May 2003
Volume 44, Issue 13
Free
ARVO Annual Meeting Abstract  |   May 2003
Development of a Simulator for Phacoemulsification Cataract Surgery
Author Affiliations & Notes
  • P.G. Soderberg
    St Erik's Eye Hospital, Karolinska Inst, Stockholm, Sweden
  • C. Laurell
    St Erik's Eye Hospital, Karolinska Inst, Stockholm, Sweden
  • L. Nord
    Melerit AB, Linköping, Sweden
  • E. Skarman
    Melerit AB, Linköping, Sweden
  • P. Nordqvist
    Melerit AB, Linköping, Sweden
  • M. Andersson
    Melerit AB, Linköping, Sweden
  • Footnotes
    Commercial Relationships  P.G. Soderberg, None; C. Laurell, Melerit F, I; L. Nord, Melerit E; E. Skarman, Melerit E; P. Nordqvist, Melerit E; M. Andersson, Melerit E.
  • Footnotes
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Investigative Ophthalmology & Visual Science May 2003, Vol.44, 186. doi:
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      P.G. Soderberg, C. Laurell, L. Nord, E. Skarman, P. Nordqvist, M. Andersson; Development of a Simulator for Phacoemulsification Cataract Surgery . Invest. Ophthalmol. Vis. Sci. 2003;44(13):186.

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      © ARVO (1962-2015); The Authors (2016-present)

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Abstract

Abstract: : Purpose: It is costly to train a phacoemulsification cataract surgeon. Further, according to the literature, it takes approximately 500 cases to reach an acceptable prevalence for complications during the procedure. For these reasons we have developed a simulator for training of cataract surgeons. Methods: Our system is modulized into an administrator interface, a trainee interface and a processor. The administrator interface provides parameters for the procedure through a keyboard and receives procedure measurements to screen and file.. The trainee interface provides information from a standard operation microscope pedal with x-y positioning, focus and zoom; a standard phacoemulsification pedal, with standard irrigation, aspiration and phacoemulsification positions; a nuclear manipulator and a phacoemulsification handpiece, each with 4 degrees of freedom (x, y, z and rotation). The trainee receives 3-D visual feedback of the operation field through a binocular LCD display, with focus and positioning depending on the trainee choice with the microscope foot pedal. The simulation of the surgery is based on a 3-D model of an eye. The simulation allows random occurrence of air bubbles and patient movements during the procedure depending on the administrator parameter settings. The software uses 3/D Optimizer (Silicon Graphics, USA) and is based on M-base® (Melerit AB, Sweden), a toolbox for surgical simulations. The software provides real-time visual feedback of mechanical input. The software measures a number of variables during the simulation for feedback to the trainee. Results: Early testing of the simulator on very experienced to beginning cataract surgeons have demonstrated that the simulator provides realistic surgery. An evaluation of the simulator on medical students demonstrated that most of the medical students were enthusiastic about having the possibility to try cataract surgery already during undergraduate training. Conclusions: The simulator developed provides surgical training that closely resembles regular phacoemulsification cataract surgery. We anticipate that the simulator will be used to give medical students a possibility to try, and residents a possibility to get training in cataract surgery before involvement with patients. Further, experienced cataract surgeons may in the future have a possibility to get simulator training on uncommon complications during surgery.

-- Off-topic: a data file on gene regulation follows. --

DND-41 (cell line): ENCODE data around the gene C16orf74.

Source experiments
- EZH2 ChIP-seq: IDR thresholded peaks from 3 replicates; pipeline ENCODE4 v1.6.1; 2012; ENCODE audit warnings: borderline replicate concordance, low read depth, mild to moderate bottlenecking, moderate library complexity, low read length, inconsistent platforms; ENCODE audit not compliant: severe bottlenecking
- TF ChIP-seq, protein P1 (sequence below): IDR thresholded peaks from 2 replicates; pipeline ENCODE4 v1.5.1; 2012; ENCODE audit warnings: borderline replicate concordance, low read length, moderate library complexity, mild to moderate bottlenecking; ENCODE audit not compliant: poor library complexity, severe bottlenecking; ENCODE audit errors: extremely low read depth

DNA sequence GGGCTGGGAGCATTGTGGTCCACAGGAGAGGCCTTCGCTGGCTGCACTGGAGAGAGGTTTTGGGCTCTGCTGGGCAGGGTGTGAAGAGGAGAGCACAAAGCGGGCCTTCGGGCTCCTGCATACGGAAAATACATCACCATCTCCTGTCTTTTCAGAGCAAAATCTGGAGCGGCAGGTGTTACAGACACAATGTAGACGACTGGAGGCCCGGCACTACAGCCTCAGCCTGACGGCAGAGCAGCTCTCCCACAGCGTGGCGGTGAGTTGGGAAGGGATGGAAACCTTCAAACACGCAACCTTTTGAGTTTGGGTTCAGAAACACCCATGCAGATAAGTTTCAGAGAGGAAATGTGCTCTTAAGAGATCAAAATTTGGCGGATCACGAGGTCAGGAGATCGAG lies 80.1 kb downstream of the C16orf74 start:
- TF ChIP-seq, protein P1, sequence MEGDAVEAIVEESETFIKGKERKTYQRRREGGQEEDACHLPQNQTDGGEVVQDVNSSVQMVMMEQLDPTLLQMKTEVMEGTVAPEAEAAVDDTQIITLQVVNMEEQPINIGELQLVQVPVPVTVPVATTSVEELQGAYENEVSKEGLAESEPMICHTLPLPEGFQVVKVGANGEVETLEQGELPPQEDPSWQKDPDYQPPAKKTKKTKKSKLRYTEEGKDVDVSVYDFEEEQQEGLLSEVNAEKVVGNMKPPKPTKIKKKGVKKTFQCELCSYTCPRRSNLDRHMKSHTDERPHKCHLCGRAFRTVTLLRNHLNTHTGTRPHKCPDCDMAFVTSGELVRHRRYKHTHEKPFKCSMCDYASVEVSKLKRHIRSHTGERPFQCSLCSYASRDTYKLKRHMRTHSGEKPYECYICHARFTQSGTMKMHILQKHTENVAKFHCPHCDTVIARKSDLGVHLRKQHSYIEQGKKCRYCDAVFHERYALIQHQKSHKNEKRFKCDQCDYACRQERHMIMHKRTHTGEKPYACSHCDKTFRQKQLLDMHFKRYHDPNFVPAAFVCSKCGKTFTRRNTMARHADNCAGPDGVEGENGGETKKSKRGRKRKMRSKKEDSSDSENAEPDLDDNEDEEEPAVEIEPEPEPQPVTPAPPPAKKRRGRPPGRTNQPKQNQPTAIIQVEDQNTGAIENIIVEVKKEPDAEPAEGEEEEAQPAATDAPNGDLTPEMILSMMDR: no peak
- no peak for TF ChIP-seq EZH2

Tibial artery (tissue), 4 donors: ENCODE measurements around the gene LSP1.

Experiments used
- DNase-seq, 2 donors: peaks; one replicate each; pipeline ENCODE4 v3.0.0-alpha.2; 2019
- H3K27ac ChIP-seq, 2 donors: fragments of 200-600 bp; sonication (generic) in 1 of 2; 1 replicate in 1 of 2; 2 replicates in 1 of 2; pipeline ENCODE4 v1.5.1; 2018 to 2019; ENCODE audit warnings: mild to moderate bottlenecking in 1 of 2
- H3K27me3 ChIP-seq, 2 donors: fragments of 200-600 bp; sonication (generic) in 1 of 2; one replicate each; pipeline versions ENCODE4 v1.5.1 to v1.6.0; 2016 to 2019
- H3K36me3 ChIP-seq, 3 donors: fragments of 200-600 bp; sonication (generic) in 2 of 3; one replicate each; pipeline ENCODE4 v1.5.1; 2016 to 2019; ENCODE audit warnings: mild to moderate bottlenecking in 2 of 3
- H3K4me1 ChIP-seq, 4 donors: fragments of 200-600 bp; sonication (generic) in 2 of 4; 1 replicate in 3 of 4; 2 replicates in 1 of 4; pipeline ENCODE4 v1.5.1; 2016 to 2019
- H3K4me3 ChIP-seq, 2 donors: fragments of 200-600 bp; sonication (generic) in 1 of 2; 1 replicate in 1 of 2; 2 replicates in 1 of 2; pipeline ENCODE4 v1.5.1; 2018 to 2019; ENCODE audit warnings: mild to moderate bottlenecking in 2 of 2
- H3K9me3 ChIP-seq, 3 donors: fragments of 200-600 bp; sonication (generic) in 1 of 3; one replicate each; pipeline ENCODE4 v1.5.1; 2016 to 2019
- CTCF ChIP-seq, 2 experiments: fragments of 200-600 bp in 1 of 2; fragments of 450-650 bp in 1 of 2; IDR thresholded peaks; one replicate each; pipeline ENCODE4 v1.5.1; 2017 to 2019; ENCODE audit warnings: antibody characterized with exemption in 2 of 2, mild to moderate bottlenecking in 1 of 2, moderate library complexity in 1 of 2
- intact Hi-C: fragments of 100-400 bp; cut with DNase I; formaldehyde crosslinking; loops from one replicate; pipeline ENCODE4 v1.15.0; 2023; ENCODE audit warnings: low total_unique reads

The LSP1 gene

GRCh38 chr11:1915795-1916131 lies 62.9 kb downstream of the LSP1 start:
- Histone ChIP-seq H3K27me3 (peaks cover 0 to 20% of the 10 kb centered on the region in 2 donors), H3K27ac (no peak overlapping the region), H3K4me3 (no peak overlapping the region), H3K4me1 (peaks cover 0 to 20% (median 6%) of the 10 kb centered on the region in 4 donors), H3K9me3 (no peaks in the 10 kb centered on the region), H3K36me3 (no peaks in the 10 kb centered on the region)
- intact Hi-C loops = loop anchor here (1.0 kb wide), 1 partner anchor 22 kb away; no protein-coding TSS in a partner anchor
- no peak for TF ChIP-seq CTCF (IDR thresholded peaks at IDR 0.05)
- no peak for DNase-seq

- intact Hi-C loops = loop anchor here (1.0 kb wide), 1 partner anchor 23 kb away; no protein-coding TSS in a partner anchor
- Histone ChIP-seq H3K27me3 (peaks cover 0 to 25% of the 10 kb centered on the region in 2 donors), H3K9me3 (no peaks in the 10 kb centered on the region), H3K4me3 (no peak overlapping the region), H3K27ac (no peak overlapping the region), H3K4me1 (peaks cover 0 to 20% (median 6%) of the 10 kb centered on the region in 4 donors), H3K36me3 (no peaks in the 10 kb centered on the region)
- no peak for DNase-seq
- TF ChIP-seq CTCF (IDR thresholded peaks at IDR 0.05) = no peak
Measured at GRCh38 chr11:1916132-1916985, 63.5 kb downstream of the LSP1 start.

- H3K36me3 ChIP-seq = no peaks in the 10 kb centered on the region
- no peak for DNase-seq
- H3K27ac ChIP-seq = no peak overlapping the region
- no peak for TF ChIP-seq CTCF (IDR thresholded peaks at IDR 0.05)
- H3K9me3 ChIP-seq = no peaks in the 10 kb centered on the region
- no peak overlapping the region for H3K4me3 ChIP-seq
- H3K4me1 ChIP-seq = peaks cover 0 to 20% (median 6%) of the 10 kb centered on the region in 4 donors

Keywords: cataract • anterior segment • motion-3D 
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